Every year, insect and mosquito-transmitted diseases like malaria, dengue fever, and Zika are responsible for millions of deaths worldwide.
Nearly 40 percent of the Earth’s population is at risk of contracting malaria, according to the World Health Organization (WHO), and the Aedes aegypti mosquito, a transmitter of many common insect-transmitted diseases, is one of the deadliest animals in the world.
Now, a new study could pave the way for the development of a type of mosquito birth control to reduce mortality rates and prevent insect-transmitted diseases from spreading.
Researchers from the University of Arizona conducted a study examining mosquito egg formation and identified a gene specific to healthy mosquito larvae development.
The study was published in the journal PLOS Biology.
“We specifically looked for genes that were unique to mosquitoes and then tested for their functional role in eggshell synthesis,” said Jun Isoe, the leader of the research. “We think there are other discoveries to be made using this same species-directed approach.”
First, the researchers identified and tested 40 mosquito-specific genes to determine the function of each gene.
Next, the researchers injected the genes with an RNA molecule that inhibited the protein that each specific gene codes in a process is called RNA interference.
The team injected the RNA molecules into a female mosquito before she fed on a host. Female mosquitoes need a blood meal to produce eggs. Once a mosquito laid her eggs, the researchers monitored the offspring to see if the RNA molecule had affected the eggs.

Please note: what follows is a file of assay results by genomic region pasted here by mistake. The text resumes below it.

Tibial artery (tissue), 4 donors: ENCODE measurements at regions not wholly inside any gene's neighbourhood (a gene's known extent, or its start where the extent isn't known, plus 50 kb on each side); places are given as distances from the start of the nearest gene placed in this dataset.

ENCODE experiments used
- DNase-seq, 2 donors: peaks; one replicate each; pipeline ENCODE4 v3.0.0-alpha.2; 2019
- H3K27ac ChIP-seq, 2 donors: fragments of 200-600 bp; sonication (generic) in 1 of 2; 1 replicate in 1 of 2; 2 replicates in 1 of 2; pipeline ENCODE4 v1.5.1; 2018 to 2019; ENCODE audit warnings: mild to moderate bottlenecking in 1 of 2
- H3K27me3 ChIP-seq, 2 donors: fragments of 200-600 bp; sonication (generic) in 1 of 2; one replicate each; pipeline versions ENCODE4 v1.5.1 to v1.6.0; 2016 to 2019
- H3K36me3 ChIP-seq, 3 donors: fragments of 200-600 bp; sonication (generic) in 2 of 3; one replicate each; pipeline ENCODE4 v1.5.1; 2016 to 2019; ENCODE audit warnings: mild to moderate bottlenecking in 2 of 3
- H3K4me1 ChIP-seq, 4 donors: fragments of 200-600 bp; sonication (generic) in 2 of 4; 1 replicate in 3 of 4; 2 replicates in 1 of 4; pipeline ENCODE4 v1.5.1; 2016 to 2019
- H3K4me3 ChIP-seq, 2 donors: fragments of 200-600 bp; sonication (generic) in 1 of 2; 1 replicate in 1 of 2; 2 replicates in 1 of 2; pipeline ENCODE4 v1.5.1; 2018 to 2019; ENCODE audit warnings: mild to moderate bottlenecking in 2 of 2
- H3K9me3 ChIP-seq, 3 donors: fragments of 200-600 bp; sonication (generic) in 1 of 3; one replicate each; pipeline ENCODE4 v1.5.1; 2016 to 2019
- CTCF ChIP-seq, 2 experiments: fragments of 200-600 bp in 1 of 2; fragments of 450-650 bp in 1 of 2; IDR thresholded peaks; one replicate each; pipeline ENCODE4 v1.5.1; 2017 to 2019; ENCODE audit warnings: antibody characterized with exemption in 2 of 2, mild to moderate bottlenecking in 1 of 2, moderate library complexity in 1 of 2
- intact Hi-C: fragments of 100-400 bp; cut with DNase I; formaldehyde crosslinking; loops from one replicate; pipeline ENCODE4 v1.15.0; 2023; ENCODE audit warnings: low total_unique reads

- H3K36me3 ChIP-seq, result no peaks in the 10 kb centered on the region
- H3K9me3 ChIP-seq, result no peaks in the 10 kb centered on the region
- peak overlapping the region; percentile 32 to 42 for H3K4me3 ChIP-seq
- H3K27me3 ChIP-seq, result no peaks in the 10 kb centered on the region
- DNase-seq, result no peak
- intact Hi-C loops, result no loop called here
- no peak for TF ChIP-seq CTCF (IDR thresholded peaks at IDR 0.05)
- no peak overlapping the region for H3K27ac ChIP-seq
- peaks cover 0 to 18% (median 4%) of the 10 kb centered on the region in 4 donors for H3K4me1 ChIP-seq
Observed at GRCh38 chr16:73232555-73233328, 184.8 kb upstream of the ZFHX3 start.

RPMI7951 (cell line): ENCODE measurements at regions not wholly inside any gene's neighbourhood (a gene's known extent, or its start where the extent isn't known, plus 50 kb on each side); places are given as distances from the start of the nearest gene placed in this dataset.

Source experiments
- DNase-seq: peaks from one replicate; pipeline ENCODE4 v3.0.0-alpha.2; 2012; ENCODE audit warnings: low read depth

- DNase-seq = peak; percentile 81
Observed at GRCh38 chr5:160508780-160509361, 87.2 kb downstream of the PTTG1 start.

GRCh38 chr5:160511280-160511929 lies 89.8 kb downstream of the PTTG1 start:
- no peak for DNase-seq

Only one of the genes had an impact on embryo development after being injected with the RNA molecule, the EOF-1 gene or Eggshell Organizing Factor protein as the researchers called it.
Disrupting the EOF-1 protein resulted in the death of an embryo because the female mosquito laid malformed eggshells that were not able to support larvae development.
Not only is EOF-1 specific to mosquitos, but the researchers also found that the RNA molecule prevented healthy embryo development for the entirety of the mosquito’s lifespan.
“This lasting effect makes the EOF-1 protein a very attractive target for drugs,” said Miesfeld.
The researchers think that disrupting the EOF-1 protein could be an innovative solution to control mosquito populations in regions where mosquito-transmitted diseases pose major health risks.
“We think this strategy may have a much lower chance of harming other organisms than what is being used today,” said Miesfeld. “Since the days of DDT, we have known that mosquito population control works to reduce the incidence of human disease. This could be a next-generation tool that could be applied to bed nets and other areas frequented by mosquitoes.”
Image Credit: CDC/Frank Hadley Collins